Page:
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How to Do Creative Black Tie Right (and Who Does It Horribly Wrong)

Creative black tie done right.

See also: The Morning After: Black Tie Gets Creative.

It's funny how two benign words can become utterly terrible when they're paired up. Take cherry and Coke, neon and underwear, or take hydrocodone and alcohol—just not together. Or, worst of all, take casual and Friday, a deadly combination that spawned an entire wardrobe of oxymorons and faux pas: dressy polos, pleated khakis, dad jeans, and Greg Norman (Just Google him).

Actors and musicians have been lucky enough to dodge the Casual Friday bullet (they usually adopt a perma-casual style of overwashed T-shirts and jeans), but man, do they get tripped up by the red carpet! For it is then that they fall victim to "creative black tie."

Did you feel an involuntary shudder when reading those words? Good—that's the right reaction. As archival footage clearly indicates, you should be afraid. Just picture Johnny Depp trying to look ten years younger (but looking ten years older) in a clownish zoot suit. Think of Jamie Foxx sporting a tacky black button-down under what could masquerade as an asphalt-gray prom rental. Or how about Robert Downey, Jr., still rocking old '80s style in a matchy-matchy all-black, tie-shirt-jacket ensemble, which (or at least what you could even make out) just looked cheap.

Then there's the eternal maverick Sean Penn, who famously leaves his collar spread open like some kind of low-level drug lord to prove just how much he doesn't want that Golden Globe award. (Nobody's fooled.) For Ricky Gervais (in a claret-colored tux) or Jeremy Irons (in a knee-length frock coat), going creative on the red carpet is just begging for Joan Rivers to run you down like a dog in the street. And hey, Quentin Tarantino, you're one of the best directors of your generation. Your creativity is not in question. Isn't that enough?

johnny-depp-jeremy-irons-sean-penn-worst-dressed-suits.jpg
From left: Jeremy Irons, Sean Penn, Johnny Depp.

Think about it, guys. "Creative black tie" is a contradiction in terms. "Black tie" is, by definition, noncreative. That's the idea, that's the goal, that's the dream. A man looks fantastic in a perfectly tailored classic black tuxedo, whether the jacket is single- or double-breasted, has a satin shawl collar or peak lapels, whether the shirt has a pique bib or pleated front, and a black satin bow-tie that you tied yourself.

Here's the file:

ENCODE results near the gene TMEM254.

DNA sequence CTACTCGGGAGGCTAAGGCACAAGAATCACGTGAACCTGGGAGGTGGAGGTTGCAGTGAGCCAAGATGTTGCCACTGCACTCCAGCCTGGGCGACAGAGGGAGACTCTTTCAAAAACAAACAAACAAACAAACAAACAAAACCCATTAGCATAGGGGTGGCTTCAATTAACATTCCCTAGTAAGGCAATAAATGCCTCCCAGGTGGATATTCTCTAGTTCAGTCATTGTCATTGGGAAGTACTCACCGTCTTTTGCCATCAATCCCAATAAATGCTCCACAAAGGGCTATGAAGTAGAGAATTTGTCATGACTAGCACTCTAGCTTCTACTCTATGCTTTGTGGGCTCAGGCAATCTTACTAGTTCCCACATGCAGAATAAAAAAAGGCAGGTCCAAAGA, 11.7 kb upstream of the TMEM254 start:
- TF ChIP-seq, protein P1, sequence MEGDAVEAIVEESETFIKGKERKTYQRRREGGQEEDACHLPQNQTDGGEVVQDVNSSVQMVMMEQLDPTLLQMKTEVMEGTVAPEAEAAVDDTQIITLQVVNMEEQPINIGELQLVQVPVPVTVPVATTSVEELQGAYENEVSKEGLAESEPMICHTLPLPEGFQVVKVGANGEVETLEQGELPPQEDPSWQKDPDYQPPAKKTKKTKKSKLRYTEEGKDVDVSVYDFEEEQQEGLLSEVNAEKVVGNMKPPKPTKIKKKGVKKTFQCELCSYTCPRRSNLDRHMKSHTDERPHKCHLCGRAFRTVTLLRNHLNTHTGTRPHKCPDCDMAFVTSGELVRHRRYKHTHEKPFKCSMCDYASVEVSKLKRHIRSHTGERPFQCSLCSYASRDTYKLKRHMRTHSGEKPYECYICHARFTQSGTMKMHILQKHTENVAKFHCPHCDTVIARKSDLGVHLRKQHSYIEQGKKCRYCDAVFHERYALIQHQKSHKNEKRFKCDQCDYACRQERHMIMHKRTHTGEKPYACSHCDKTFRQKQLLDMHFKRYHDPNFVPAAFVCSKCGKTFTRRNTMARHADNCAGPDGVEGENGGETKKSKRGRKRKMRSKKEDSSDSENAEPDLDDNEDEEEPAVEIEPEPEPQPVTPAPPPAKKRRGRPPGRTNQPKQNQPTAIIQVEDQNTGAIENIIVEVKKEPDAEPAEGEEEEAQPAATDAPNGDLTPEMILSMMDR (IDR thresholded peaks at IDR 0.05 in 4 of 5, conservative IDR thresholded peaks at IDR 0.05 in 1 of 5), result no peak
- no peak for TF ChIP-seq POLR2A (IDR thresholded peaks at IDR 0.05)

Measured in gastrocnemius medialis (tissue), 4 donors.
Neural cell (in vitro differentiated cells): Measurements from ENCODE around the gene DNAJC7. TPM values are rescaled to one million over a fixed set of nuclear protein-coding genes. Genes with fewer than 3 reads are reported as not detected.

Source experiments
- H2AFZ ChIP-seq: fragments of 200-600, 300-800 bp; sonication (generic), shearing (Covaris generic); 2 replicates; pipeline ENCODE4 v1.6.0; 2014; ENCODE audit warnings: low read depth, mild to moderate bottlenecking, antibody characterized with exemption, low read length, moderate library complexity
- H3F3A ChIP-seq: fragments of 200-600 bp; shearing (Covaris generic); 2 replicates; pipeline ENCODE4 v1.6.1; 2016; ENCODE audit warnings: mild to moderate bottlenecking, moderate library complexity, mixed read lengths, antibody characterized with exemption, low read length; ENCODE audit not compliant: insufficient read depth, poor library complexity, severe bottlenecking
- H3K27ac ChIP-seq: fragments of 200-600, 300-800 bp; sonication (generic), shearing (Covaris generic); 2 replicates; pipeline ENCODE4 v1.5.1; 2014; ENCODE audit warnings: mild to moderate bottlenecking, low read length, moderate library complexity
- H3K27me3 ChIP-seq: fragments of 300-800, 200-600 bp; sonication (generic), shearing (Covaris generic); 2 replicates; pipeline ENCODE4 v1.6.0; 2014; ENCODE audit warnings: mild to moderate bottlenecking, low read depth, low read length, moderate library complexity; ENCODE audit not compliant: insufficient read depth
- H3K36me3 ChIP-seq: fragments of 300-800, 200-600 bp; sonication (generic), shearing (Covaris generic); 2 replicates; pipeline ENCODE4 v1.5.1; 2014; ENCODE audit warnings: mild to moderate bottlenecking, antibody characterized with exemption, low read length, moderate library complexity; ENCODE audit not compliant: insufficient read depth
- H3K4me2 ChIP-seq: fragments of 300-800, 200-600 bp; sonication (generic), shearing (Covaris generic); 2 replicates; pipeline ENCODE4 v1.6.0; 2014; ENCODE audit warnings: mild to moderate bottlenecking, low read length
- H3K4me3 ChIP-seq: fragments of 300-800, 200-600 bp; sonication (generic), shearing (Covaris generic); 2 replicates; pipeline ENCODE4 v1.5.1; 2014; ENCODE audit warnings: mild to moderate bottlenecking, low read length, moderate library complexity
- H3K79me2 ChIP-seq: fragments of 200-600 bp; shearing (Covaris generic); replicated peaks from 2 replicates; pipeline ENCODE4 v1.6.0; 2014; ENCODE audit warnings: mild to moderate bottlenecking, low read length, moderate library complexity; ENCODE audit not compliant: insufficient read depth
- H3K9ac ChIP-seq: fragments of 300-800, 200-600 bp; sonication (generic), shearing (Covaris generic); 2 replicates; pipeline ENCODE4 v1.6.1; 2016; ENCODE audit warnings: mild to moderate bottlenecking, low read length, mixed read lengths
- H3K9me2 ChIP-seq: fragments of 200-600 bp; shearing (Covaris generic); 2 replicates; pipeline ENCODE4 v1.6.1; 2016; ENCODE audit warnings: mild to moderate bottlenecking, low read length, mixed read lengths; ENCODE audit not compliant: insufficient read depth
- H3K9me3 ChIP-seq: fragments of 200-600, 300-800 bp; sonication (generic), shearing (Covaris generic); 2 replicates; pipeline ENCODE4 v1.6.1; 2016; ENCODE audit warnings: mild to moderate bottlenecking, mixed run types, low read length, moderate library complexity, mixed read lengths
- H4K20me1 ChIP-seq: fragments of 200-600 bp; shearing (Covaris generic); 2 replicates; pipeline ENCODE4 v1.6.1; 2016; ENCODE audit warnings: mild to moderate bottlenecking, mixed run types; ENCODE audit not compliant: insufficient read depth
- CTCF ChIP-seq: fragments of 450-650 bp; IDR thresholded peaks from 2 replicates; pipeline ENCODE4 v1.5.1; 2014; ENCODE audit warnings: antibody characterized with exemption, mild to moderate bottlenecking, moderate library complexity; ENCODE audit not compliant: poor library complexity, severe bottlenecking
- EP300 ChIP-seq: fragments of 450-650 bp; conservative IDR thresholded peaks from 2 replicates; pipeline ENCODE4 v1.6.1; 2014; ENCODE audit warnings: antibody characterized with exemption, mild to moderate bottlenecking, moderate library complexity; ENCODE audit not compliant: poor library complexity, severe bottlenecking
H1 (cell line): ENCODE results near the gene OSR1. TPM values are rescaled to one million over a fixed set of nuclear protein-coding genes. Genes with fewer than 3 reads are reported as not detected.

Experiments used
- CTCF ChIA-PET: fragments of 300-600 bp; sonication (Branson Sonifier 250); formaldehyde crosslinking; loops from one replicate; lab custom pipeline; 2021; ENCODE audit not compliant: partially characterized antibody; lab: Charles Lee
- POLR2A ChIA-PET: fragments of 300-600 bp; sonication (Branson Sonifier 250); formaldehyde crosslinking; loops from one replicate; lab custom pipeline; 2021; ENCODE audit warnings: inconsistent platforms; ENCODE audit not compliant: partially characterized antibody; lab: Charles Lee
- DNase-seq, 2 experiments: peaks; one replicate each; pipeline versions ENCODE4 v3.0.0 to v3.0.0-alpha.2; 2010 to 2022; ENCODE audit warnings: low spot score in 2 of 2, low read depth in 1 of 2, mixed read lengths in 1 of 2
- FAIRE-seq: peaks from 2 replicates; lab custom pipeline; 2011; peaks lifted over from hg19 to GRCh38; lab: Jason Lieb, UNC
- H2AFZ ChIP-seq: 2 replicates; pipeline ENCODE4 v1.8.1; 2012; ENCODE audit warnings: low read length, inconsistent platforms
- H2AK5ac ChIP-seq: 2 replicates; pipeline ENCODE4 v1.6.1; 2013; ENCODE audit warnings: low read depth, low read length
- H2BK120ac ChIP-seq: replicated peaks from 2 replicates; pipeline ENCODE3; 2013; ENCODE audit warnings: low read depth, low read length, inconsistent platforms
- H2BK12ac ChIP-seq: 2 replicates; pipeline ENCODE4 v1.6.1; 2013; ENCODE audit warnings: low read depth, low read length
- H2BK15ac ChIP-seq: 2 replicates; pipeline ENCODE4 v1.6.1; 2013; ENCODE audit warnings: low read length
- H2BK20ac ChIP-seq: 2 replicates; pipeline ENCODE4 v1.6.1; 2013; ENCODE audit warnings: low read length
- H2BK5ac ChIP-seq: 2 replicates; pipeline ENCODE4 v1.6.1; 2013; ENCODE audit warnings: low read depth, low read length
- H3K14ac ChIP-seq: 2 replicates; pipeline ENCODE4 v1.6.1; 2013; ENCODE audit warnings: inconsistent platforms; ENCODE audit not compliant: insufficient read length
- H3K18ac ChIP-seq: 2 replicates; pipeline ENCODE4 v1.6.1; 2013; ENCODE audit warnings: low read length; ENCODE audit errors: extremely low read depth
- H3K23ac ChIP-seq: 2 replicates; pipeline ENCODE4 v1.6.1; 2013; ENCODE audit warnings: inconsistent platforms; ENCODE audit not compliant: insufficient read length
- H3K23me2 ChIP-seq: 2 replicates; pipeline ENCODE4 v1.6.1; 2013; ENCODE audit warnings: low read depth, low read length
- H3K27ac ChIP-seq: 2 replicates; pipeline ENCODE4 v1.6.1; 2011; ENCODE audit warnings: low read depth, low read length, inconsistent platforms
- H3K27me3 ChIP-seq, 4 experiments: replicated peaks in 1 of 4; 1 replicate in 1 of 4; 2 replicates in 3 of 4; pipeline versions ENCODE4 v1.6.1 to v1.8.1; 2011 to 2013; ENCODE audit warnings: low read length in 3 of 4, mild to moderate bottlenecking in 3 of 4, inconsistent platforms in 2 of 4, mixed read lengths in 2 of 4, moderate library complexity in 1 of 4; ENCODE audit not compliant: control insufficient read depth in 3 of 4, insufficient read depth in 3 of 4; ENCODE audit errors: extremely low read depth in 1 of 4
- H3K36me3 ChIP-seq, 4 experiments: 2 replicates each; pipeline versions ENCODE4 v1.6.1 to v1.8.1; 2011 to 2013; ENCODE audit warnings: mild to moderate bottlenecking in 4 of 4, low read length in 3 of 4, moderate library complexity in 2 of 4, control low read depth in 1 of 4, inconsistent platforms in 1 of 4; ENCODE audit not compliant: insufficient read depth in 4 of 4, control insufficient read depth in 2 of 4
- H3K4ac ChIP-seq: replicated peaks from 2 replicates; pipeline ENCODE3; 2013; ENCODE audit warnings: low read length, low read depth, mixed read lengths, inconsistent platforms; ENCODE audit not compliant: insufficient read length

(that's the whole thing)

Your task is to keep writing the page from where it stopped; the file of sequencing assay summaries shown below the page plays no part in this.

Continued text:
No one ever said that getting into the monkey suit was fun, but hey—it's a lot better than it used to be. Those shirt studs are a major hassle; if there's not one missing when you're getting dressed, there will be when you're taking it off. So forget them: get a shirt with buttons hidden behind a placket. Nix the cummerbund, which looks bullfighter-good for 20 minutes till it starts to crumple and mess up the shirt. As for the odd vest, which has emerged as a major vehicle for red-carpet creativity: really? Unless you're gonna do some drinkin,' gambling,' and hoe-doggin' at a Wild West saloon theme party, just leave it on the hanger and we'll pretend the subject never came up.

We know you want to play with your toys. Just not now. Look at it this way: one good tuxedo can last a man twenty years. (You don't want to outgrow the style faster than you outgrow the pants.)

If you really have to get creative, just do it with a little class. There are options that won't make you look like a crasher. First and foremost, the simple black velvet jacket has become such an established look for stylish festivity that it's worth making a point to buy one, and it's the perfect CBT solution. It goes with satin-stripe tux pants as well as other dressy black trousers, and it might well come in handy more often than a tux jacket will. If black isn't your thing, there are some amazing tuxedos out there in midnight blue and espresso brown. (The ones from Tom Ford are fantastic.)

There are also plenty of subtly stylish bow ties that are a patch on the classic black satin, from soigné black grosgrain ones you should tie yourself to spiffy velvet numbers that you shouldn't. (Don't get hung up on masculinity here, guys.) And if you want to do CBT a bit more discreetly, 2(X)ist has a special line of satin-stripe-sided underwear called "Tux." But then again, if you really want to get creative, maybe just put your craziest Spider-man underwear on first and then a classic tux on over it. That way, your creativity can be what it ought to be: your little secret.

—David Colman

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Also on Details.com:
The Complete Guide to Men's Suits: 57 Rules of Style
Top Tuxes: The 10 Best-Dressed Men at the Met Gala
The Velvet Revolution

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